Sometimes you listen to a band and say to yourself – that would be great to work with such amazing artist… yep, as you wish, here you go! We are happy to announce ORKESTA MENDOZA, hot and intriguing band from Tucson, USA, is a new member of our family. Check out the band’s profile HERE.[/trim]
“Sergio Mendoza is probably my favourite musician of this time. He has the cumbia and mambo in his DNA, but he has the power to make it sound like today. His Orkesta is as punk as the Sex Pistols and as violent as Perez Prado” — Camilo Lara, Mexican Institute of Sound
“Orkesta Mendoza is one of the best live bands out there. Their music delves into a myriad of directions, rhythms and moods, big band orchestrations mixed with lo fi electronica, vocals en Español together with moving instrumentals. The “Vamos a Guarachar” album is epic and soulful, it captures that positive spirit of the Southwest” — Joey Burns, Calexico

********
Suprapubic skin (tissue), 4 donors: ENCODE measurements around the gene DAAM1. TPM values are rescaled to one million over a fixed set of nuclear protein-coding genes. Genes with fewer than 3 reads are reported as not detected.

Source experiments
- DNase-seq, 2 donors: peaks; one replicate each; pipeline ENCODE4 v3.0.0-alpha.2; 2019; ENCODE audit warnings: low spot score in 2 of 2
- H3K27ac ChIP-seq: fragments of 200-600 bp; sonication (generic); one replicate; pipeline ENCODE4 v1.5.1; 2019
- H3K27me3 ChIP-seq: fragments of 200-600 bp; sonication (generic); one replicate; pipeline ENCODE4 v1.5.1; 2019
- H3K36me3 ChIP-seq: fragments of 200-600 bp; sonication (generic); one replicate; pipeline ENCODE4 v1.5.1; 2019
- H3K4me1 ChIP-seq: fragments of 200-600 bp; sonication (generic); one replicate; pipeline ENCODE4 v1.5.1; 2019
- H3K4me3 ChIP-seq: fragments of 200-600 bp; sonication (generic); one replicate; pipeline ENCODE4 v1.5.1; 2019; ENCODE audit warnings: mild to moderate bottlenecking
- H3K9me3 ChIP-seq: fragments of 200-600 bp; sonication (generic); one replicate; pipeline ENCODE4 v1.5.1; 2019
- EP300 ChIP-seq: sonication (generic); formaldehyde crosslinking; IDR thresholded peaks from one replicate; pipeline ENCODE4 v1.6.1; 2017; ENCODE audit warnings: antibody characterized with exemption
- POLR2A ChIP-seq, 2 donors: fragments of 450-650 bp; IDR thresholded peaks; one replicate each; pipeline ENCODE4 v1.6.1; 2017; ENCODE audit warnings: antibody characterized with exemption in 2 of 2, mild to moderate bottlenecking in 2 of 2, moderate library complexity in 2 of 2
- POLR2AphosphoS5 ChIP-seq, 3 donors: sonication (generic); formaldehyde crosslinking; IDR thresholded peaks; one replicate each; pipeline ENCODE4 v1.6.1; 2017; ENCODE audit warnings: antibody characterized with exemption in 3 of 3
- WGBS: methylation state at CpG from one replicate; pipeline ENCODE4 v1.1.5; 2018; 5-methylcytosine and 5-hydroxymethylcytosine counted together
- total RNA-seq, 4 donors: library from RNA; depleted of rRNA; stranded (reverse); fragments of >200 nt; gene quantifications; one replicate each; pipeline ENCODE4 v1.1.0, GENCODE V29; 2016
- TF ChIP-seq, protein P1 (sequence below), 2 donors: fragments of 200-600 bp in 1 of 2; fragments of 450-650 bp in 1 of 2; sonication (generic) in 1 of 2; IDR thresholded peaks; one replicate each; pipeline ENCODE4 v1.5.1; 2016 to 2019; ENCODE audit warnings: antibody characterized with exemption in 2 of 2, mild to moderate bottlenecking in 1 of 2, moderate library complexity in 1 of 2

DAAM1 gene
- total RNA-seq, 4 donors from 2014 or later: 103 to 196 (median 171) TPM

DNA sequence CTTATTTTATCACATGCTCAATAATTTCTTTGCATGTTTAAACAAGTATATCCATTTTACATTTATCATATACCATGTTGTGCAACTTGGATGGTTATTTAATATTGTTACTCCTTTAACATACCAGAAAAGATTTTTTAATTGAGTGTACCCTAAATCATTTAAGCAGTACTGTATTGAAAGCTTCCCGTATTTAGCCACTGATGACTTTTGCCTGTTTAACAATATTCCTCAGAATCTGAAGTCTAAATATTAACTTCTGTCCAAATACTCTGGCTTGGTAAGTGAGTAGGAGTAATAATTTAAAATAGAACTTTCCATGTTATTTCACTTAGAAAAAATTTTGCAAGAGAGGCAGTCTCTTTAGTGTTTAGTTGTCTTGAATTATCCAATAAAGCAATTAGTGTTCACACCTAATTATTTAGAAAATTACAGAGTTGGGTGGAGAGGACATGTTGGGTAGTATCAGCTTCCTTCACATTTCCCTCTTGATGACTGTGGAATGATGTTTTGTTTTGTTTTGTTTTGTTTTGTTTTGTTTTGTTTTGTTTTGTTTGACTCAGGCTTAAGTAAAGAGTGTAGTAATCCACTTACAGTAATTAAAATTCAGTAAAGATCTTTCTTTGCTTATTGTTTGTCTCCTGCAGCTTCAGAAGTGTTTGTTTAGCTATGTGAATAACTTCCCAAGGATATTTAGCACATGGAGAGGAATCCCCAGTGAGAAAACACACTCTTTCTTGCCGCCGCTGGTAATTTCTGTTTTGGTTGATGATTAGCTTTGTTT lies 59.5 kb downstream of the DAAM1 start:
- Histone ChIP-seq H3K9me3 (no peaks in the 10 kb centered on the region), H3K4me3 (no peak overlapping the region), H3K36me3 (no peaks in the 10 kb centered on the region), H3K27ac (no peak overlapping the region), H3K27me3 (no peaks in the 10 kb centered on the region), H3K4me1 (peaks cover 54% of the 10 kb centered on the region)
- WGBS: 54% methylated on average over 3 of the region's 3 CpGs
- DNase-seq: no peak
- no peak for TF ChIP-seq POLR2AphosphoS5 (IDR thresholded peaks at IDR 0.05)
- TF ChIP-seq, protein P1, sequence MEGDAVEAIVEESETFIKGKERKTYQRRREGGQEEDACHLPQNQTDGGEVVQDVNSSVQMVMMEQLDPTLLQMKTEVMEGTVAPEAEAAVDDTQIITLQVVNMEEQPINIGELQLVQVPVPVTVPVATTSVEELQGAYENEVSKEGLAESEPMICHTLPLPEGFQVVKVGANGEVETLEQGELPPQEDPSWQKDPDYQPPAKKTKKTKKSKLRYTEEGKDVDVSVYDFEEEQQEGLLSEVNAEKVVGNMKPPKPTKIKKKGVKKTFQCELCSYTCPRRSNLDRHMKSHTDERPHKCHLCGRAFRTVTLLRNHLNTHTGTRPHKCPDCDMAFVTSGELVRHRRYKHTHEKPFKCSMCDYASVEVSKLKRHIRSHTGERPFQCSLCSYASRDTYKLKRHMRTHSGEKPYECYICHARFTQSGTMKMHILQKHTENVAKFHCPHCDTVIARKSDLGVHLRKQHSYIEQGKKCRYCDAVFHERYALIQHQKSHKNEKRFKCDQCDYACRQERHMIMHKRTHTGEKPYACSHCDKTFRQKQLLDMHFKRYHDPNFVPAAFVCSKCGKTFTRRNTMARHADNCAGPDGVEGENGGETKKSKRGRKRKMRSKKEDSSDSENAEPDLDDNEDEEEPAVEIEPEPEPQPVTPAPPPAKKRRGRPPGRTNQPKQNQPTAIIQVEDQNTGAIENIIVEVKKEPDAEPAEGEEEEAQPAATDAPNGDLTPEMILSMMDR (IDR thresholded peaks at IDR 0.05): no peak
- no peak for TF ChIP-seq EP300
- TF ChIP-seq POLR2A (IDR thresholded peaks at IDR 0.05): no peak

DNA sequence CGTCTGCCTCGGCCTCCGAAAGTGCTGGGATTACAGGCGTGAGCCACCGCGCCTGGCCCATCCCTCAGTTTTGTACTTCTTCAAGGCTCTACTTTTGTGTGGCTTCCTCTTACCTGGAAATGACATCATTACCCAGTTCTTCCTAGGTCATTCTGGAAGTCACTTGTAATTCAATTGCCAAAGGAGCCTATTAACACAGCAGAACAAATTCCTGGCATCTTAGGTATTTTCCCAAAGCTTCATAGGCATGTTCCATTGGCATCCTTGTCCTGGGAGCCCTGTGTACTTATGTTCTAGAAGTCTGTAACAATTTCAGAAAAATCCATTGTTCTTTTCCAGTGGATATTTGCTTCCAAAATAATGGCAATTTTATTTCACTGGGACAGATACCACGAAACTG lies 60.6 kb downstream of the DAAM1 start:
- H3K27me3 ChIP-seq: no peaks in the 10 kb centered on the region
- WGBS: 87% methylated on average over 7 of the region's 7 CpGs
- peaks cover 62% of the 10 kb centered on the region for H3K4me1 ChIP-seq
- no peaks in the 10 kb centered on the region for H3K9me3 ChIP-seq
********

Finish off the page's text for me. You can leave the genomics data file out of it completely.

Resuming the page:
Something is stirring in downtown Tucson. That’s no great surprise perhaps: Calexico have been sending out missives from the desert for 20 years now, Giant Sand for even longer than that, and the Green on Red revival is surely overdue. These three giants of American popular music ask questions of the form, chiefly because of where they are situated. Let us remind ourselves that this isn’t a big city in the American sense (it’s the country’s 33rd largest), but that its hinterland is indeed as big as it gets. For an hour south, Mexico starts. And this is where things get interesting.